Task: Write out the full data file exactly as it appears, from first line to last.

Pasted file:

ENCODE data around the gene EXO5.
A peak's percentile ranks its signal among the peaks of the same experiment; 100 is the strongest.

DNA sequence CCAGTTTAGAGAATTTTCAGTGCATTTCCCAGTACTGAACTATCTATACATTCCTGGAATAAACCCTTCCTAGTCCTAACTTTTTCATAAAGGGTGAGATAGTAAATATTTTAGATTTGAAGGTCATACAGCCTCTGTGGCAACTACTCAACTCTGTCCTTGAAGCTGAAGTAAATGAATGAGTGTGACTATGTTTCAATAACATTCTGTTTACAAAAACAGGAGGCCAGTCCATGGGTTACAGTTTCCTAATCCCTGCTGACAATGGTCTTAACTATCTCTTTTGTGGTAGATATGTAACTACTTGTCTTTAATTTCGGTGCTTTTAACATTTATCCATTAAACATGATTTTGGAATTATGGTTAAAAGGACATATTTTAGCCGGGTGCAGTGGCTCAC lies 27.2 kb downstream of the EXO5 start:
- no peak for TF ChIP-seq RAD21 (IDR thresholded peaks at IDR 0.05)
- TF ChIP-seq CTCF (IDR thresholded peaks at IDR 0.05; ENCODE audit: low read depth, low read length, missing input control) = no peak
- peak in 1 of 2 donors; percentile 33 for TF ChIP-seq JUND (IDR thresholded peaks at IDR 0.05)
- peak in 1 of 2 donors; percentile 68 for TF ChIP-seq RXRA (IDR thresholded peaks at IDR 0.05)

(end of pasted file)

ENCODE data around the gene EXO5.
A peak's percentile ranks its signal among the peaks of the same experiment; 100 is the strongest.

DNA sequence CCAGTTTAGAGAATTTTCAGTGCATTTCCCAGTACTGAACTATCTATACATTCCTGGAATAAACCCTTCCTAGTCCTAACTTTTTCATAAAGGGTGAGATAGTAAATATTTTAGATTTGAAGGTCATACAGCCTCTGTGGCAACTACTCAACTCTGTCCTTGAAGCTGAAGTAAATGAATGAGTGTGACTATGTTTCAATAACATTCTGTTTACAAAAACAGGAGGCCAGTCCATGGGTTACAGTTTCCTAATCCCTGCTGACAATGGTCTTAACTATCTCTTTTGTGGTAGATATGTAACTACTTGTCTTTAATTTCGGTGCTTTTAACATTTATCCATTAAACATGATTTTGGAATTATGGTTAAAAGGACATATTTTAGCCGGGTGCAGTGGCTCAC lies 27.2 kb downstream of the EXO5 start:
- no peak for TF ChIP-seq RAD21 (IDR thresholded peaks at IDR 0.05)
- TF ChIP-seq CTCF (IDR thresholded peaks at IDR 0.05; ENCODE audit: low read depth, low read length, missing input control) = no peak
- peak in 1 of 2 donors; percentile 33 for TF ChIP-seq JUND (IDR thresholded peaks at IDR 0.05)
- peak in 1 of 2 donors; percentile 68 for TF ChIP-seq RXRA (IDR thresholded peaks at IDR 0.05)